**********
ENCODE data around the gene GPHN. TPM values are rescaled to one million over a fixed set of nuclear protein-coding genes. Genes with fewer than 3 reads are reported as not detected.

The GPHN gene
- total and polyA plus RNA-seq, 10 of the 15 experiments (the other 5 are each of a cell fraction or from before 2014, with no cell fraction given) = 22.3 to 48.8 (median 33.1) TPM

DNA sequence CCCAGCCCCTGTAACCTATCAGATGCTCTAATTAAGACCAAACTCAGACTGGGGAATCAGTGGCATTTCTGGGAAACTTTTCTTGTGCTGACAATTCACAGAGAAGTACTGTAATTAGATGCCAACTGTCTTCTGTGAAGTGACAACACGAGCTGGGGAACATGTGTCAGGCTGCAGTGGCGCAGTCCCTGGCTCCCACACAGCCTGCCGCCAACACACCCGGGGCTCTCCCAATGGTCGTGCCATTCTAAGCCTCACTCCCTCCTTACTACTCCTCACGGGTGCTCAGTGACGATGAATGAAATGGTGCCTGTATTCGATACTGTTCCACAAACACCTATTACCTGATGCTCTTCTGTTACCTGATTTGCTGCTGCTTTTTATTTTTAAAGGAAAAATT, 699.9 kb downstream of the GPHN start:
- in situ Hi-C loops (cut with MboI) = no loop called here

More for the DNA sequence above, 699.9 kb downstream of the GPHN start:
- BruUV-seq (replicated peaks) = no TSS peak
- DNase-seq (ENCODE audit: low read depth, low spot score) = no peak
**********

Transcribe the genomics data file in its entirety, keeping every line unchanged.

ENCODE data around the gene GPHN. TPM values are rescaled to one million over a fixed set of nuclear protein-coding genes. Genes with fewer than 3 reads are reported as not detected.

The GPHN gene
- total and polyA plus RNA-seq, 10 of the 15 experiments (the other 5 are each of a cell fraction or from before 2014, with no cell fraction given) = 22.3 to 48.8 (median 33.1) TPM

DNA sequence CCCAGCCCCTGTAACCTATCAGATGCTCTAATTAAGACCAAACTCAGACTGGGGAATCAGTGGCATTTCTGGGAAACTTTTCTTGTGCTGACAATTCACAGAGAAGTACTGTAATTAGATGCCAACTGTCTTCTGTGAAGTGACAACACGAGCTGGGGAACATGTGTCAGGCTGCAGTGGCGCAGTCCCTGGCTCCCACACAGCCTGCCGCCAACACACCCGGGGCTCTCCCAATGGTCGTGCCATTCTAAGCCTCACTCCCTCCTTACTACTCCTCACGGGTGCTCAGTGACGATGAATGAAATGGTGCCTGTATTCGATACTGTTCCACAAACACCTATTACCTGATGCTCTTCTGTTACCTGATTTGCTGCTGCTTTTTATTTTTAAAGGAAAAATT, 699.9 kb downstream of the GPHN start:
- in situ Hi-C loops (cut with MboI) = no loop called here

More for the DNA sequence above, 699.9 kb downstream of the GPHN start:
- BruUV-seq (replicated peaks) = no TSS peak
- DNase-seq (ENCODE audit: low read depth, low spot score) = no peak